Advertisement

Canadian Journal of Public Health

, Volume 107, Issue 2, pp e168–e175 | Cite as

Exploring the mediating roles of physical activity and television time on the relationship between the neighbourhood environment and childhood obesity

  • Andrew W. TuEmail author
  • Louise C. Mâsse
  • Scott A. Lear
  • Carolyn C. Gotay
  • Chris G. Richardson
Quantitative Research

Abstract

OBJECTIVE: Understanding the mechanisms by which neighbourhood environments influence childhood obesity is needed to facilitate the development of prevention strategies. The objective of this cross-sectional study was to identify the distinct types of neighbourhoods in which Canadian children reside and examine the extent to which physical activity and sedentary behaviour mediate the relationship between neighbourhood type and childhood obesity.

METHODS: Baseline data from the National Longitudinal Survey of Children and Youth (1994/1995) were used for this study. Latent class analysis was used to group children (age 0–11; N = 22,831) into neighbourhood types based on perceived and census-derived measures of neighbourhood attributes. A path analysis was used to determine the extent to which levels of physical activity and sedentary behaviour mediated the relationship between the resulting neighbourhood types and obesity.

RESULTS: Five neighbourhood types were identified. Children living in the high safety-low deprivation neighbourhood type, which had the most supportive attributes with regard to physical activity, were significanlty less likely to be obese than children living in the other neighbourhood types. Relative to the high safety-low deprivation neighbourhood, the relationship between neighbourhood type and obesity was partially mediated by physical activity and sedentary behaviour (7%–12% of total effect) among the other urban neighbourhoods, and no mediating effect was found in the rural neighbourhood.

CONCLUSIONS: Intervention strategies attempting to address the increased risk of obesity associated with neighbourhood environments should be tailored according to urban and rural setting and should consider taking a comprehensive approach aimed at improving a range of obesity-related behaviours.

Key words

Childhood obesity physical activity sedentary behaviour neighbourhood mediation 

Résumé

OBJECTIF: Il est nécessaire de comprendre les mécanismes par lesquels l’environnement du quartier influence l’obésité juvénile pour faciliter l’élaboration de stratégies de prévention. L’objectif de cette étude transversale était de cerner les différents types de quartiers où habitent les enfants canadiens et d’examiner la mesure dans laquelle l’activité physique et le comportement sédentaire médient la relation entre le type de quartier et l’obésité juvénile.

MÉTHODE: Nous avons utilisé des données de référence de l’Enquête longitudinale nationale sur les enfants et les jeunes (1994–1995) pour cette étude. Au moyen d’une analyse de structure latente, nous avons regroupé les enfants (âgés de 0 à 11 ans; N = 22 831) en types de quartiers d’après des indicateurs (subjectifs et dérivés du Recensement) des attributs des quartiers. Une analyse des pistes causales a permis de déterminer la mesure dans laquelle les niveaux de l’activité physique et du comportement sédentaire médient la relation entre le type de quartier obtenu et l’obésité.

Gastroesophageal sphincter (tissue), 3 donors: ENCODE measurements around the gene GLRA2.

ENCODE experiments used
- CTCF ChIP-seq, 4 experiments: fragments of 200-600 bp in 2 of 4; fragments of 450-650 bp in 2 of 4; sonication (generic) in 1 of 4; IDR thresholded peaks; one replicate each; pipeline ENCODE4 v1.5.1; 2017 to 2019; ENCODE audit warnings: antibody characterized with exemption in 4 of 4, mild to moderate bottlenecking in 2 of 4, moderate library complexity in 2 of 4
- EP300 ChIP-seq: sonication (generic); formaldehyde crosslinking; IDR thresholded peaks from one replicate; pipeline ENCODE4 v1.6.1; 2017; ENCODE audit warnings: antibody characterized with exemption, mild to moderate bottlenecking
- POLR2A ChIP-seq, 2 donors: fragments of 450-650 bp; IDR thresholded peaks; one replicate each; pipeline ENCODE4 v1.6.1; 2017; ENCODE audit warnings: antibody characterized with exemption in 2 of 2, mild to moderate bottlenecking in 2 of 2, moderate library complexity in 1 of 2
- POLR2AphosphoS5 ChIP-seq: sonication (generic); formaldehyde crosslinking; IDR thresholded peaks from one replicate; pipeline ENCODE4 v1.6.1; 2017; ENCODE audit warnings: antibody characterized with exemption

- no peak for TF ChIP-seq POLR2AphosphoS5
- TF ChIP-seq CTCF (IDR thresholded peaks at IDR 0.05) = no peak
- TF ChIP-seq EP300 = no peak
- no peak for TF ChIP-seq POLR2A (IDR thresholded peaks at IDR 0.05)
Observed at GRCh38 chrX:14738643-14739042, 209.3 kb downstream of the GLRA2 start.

RÉSULTATS: Nous avons recensé cinq types de quartiers. Les enfants vivant dans le type de quartier à sécurité élevée et à faible défavorisation, lequel avait le plus d’attributs soutenant l’activité physique, étaient significativement moins susceptibles d’être obèses que les enfants vivant dans les autres types de quartiers. Comparativement au quartier à sécurité élevée et à faible défavorisation, la relation entre le type de quartier et l’obésité était partiellement médiée par l’activité physique et le comportement sédentaire (7% à 12% de l’effet total) dans les autres quartiers urbains, et aucun effet de médiation n’a été constaté dans le quartier rural.

CONCLUSIONS: Les stratégies d’intervention qui tentent d’aborder le risque accru d’obésité associé aux environnements de quartiers devraient être adaptées au milieu urbain ou rural et devraient envisager une approche globale pour améliorer une gamme de comportements liés à l’obésité.

Mots clés

obésité juvénile activité physique comportement sédentaire quartier médiation 

References

  1. 1.
    Wang Y, Lobstein T. Worldwide trends in childhood overweight and obesity. Int J Pediatr Obes 2006;11(1):11–25. PMID: 17902211. doi: 10.1080/17477160600586747.CrossRefGoogle Scholar
  2. 2.
    Swinburn BA, Sacks G, Hall KD, McPherson K, Finegood DT, Moodie ML, et al. The global obesity pandemic: Shaped by global drivers and local environments. Lancet 2011;378(9793):804–14. PMID: 21872749. doi: 10. 1016/S0140-6736(11)60813-1.CrossRefGoogle Scholar
  3. 3.
    Ferdinand AO, Sen B, Rahurkar S, Engler S, Menachemi N. The relationship between built environments and physical activity: A systematic review. Am J Public Health 2012;102(10):e7–13. PMID: 22897546. doi: 10.2105/AJPH.2012.300740.CrossRefGoogle Scholar
  4. 4.
    Ding D, Sallis JF, Kerr J, Lee S, Rosenberg DE. Neighborhood environment and physical activity among youth: A review. Am J Prev Med 2011;41(4):442–55. PMID: 21961474. doi: 10.1016/j.amepre.2011.06.036.CrossRefGoogle Scholar
  5. 5.
    Roemmich JN, Epstein LH, Raja S, Yin L. The neighborhood and home environments: Disparate relationships with physical activity and sedentary behaviors in youth. Ann Behav Med 2007;33(1):29–38. PMID: 17291168. doi: 10.1207/s15324796abm3301_4.CrossRefGoogle Scholar
  6. 6.
    Roemmich JN, Epstein LH, Raja S, Yin L, Robinson J, Winiewicz D. Association of access to parks and recreational facilities with the physical activity of young children. Prev Med 2006;43(6):437–41. PMID: 16928396. doi: 10.1016/j.ypmed.2006.07.007.CrossRefGoogle Scholar
  7. 7.
    Sallis JF, Glanz K. The role of built environments in physical activity, eating, and obesity in childhood. Future Child 2006;16(1):89–108. PMID: 16532660. doi: 10.1353/foc.2006.0009.CrossRefGoogle Scholar
  8. 8.
    Gebel K, King L, Bauman A, Vita P, Gill T, Rigby A, et al. Creating Healthy Environments: A Review of Links Between the Physical Environment, Physical Activity and Obesity. Sydney: NSW Health Department and NSW Centre for Overweight and Obesity, 2005.Google Scholar
  9. 9.